Tuesday, April 19, 2016

Branding: Beyond the Product


Introduction

          A brand is a multi-faceted marketing element that positions a product positively in the minds of consumers. Brands are effectively the company’s foot soldiers out to win consumers in the marketing battlefield that is staged in the consciousness of consumers as Reis and Trout (1986) succinctly pointed out. The same authors earlier showed the value of branding to position a product in the markets (Reis & Trout 1981). Since the release of these books, nothing much has changed other than a more global landscape where the same branding strategies apply but with more immediate results thanks to the internet.

          A brand is often perceived to be a name, a symbol or logo to identify a product and its maker. But more than this, a brand has a humanizing element that transforms marketing into perception-building (Haig, 2005) where values, culture, and emotions figure prominently in the choice of a product. It would be a grave error for marketers to view brands as merely a textual and visual identification of a product. A brand is a totality that includes what the product means to consumers, what it exudes and whether such perceptions create the need to acquire the product. It requires creativity artistry and marketing savvy to put all these together in a brand (Hornor 2011).

Advertising and Branding
       
          It can be said that advertising has made life easier for marketers to brand a product. From purely delivering news bulletins about a product, advertising has assumed a critical role in shaping consumer lifestyle and purchasing behavior by building up their perceptions about the brand (Klein 2000). This perception is what sells, not the product. Airey (2010, p. 8) confirms this when he echoed the importance of branding as creating the mental and emotional link between a product and the consumer so that “people often choose products based on their perceived value rather their actual value.” It is the perception that is open to being manipulated with the power of creative media in reaching out to pitch for the product and translate perceptions into sales dollars. Creative media often succeeds in encapsulating what marketers want to generate in the perceptions of target markets. In many cases products fail not because of a poor creative presentation, but a serious misunderstanding or wrong estimation of the market values and expectations.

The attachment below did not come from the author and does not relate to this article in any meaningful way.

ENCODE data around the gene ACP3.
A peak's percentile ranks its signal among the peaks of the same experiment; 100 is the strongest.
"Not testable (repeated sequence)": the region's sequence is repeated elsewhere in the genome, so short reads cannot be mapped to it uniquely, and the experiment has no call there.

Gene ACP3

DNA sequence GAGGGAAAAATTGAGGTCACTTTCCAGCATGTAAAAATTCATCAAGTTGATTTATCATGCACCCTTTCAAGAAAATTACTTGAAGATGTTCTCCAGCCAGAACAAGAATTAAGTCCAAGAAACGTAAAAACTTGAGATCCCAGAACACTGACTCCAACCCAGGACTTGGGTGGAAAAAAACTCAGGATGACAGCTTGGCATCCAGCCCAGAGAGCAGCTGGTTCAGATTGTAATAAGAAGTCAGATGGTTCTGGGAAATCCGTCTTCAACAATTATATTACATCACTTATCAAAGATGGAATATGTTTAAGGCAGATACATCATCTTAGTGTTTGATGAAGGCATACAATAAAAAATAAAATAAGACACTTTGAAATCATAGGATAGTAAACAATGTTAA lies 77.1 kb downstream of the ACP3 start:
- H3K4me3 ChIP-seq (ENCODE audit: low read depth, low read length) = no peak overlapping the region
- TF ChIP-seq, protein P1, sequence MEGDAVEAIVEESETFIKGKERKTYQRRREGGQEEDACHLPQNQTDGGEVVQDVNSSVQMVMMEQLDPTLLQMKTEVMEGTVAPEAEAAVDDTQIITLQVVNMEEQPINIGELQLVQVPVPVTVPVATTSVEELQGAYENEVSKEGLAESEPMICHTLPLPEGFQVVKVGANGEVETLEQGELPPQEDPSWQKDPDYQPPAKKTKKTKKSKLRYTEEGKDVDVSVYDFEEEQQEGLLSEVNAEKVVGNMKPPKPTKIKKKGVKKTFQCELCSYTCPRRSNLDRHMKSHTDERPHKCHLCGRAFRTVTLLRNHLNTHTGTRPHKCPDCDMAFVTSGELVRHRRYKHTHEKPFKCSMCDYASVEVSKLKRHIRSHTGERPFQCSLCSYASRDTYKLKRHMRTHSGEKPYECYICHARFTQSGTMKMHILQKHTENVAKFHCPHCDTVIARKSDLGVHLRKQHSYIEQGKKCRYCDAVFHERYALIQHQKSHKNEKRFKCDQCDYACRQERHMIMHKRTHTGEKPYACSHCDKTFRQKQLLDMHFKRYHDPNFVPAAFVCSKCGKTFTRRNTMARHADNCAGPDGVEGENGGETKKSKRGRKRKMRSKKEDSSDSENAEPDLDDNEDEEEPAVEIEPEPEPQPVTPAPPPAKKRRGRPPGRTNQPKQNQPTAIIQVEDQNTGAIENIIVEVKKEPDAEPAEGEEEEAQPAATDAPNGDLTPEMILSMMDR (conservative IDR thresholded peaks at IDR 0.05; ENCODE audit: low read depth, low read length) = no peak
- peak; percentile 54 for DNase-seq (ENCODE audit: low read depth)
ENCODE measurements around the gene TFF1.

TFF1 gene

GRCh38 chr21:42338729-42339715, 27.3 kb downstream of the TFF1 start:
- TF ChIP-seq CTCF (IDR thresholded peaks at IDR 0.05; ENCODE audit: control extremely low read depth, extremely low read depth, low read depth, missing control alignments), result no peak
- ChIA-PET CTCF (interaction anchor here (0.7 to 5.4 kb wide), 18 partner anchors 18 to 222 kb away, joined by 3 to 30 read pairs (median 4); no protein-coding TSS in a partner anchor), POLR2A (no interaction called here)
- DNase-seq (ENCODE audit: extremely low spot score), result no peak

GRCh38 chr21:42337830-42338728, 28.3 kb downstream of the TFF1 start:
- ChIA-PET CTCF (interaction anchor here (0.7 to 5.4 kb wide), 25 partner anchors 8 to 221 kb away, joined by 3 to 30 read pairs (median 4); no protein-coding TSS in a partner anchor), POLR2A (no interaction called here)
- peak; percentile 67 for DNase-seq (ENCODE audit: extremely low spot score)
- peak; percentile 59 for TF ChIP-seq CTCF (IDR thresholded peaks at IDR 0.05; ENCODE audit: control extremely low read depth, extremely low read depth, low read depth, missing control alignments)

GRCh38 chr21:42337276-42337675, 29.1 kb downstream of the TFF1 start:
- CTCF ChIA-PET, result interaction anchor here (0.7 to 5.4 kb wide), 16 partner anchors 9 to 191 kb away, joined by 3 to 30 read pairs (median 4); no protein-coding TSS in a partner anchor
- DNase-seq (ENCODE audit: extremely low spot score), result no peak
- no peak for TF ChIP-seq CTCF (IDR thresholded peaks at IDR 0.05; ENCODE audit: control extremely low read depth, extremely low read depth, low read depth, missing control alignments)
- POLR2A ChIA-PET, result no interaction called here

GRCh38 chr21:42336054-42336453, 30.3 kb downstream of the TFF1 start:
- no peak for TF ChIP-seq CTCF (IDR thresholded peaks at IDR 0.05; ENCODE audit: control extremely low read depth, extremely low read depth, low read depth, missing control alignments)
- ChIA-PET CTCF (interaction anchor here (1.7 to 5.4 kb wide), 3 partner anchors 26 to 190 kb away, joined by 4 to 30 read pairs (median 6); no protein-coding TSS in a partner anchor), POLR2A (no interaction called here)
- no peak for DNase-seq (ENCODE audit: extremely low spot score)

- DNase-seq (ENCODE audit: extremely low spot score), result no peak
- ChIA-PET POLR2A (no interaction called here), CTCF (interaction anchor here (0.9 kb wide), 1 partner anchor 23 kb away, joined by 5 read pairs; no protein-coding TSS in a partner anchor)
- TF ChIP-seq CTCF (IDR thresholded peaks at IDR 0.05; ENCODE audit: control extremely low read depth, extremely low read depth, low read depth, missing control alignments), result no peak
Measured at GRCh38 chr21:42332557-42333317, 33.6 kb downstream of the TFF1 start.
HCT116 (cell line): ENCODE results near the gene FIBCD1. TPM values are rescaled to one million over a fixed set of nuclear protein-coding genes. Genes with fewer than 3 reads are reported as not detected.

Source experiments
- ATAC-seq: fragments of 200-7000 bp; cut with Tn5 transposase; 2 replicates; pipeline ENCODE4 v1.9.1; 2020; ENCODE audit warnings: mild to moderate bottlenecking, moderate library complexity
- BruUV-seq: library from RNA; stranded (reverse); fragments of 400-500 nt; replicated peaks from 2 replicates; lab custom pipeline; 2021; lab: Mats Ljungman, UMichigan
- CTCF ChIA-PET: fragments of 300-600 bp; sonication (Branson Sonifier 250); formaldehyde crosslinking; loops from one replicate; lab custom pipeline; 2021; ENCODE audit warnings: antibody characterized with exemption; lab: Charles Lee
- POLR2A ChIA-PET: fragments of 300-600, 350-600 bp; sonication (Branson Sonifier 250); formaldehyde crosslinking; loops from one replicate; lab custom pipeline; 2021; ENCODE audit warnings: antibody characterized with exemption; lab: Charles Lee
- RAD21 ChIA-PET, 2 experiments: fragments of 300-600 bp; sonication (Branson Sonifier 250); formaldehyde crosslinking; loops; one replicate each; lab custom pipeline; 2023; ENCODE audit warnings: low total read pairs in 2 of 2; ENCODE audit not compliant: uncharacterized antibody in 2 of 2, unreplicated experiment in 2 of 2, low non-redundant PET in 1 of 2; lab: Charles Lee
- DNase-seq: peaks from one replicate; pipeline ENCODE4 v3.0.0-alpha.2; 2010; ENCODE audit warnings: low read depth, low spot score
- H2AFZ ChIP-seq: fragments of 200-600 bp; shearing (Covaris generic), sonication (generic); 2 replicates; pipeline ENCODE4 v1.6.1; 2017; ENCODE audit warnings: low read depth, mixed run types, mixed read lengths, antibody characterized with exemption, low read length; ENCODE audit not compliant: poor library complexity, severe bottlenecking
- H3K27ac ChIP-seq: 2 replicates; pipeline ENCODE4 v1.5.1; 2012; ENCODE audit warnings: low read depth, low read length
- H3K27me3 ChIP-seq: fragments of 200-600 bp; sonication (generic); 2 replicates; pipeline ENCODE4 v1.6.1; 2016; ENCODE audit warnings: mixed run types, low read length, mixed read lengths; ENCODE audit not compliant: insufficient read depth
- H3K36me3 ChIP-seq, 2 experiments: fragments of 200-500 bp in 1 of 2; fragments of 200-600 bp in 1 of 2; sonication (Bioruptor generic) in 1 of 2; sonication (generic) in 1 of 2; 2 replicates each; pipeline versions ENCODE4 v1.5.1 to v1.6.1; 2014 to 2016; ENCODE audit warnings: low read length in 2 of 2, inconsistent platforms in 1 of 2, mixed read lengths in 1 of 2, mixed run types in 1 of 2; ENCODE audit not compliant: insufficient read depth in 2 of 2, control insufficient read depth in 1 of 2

Logos and Branding


          Logos create the signature image for a brand that sticks in the mind of consumers. When people mention McDonald’s, the immediate mental image is that of yellow arches forming the letter “M” When people talk about Cupertino’s Apple products, the first thing that comes to mind is the apple fruit with the bite mark, and so on. Logos put a distinctive face and humanizes a brand (Klein 2000). The key is often simplicity as Adamson and Sorrel (2006) espoused. Simplicity takes out the clutter so that the symbolic significance of the message can create lasting and compelling perceptions - the main defining attribute that can endear a brand name in the minds of consumers. But logos are just the start in the branding process that covers just about every aspect of shaping consumer perception of the product. Branding can even allow marketers to advertise the brand even before the physical item is manufactured. And this leads us to say that branding is not necessarily the same as the product it brands.

The brand is not the product

          Depending on the book or article one reads, branding is variously defined but one thread common is that it is marketing strategy that effectively dresses up a product so that it contains visual, emotional, cultural and symbolic content (Bautista 2006; Tuominen 1999). Even the visual aspects of a brand creating a trademark identity leads to a brand personality that humanizes the product with competent design evoking an emotional link with customer perceptions. Visual elements such as color, logo, typography, taglines, and images are triggers for such perceptions. Reis and Reis (2002) even made the choice of color among its immutable branding laws when they declared the “Law of Color” where a brand should use colors that are the opposite of its main competitor.



          Another way to look at the difference is the persistence of the brand in the minds of consumers. The figure above shows four logos of coffee shop brands and one of them simply stands out – the familiar green logo from Starbucks. It probably didn’t matter that the logo had “Star Wars” in it, but the immediate recognition is there due to the strong persistence of the logo has on the mind.

How brand presentations affect the audience opinions
          Brands have been known to make misimpressions due to wrong choices in typography, placement or choice of words in the brand name. However, it is not uncommon that some brands could deliberately manipulate customer perception through suggestive imagery. 

For instance, the “Megaflicks” video rental store has been criticized for using a font type that created a “Megafucks” reading when seen from afar. If the owners of the store were concentrating on sex videos, their store branding can be considered a success. It is doubtful if a change in type font can correct this considering that the letters “L” and “I” in the word “Flick” can easily form a “U” to read the dirty 4-letter word from a distance. Perhaps having a space between the letters would do a better job. 


Another is the “Kids Exchange” store for children apparel. Simply putting a space between the words or having separate colors for the word “Kids” and “Exchange” could resolve this double entendre reading which can stand for “Kid Sex Change.” What were the owners thinking? And shouldn’t the graphics designer be fired? 






 Another graphics design blooper was this April 2005 issue of Parents Magazine. Or was it the Penis Magazine? Graphics design can be as dynamic as the designer wants but there should be some checking to ensure it does not obscure a brand name or put it in the wrong light.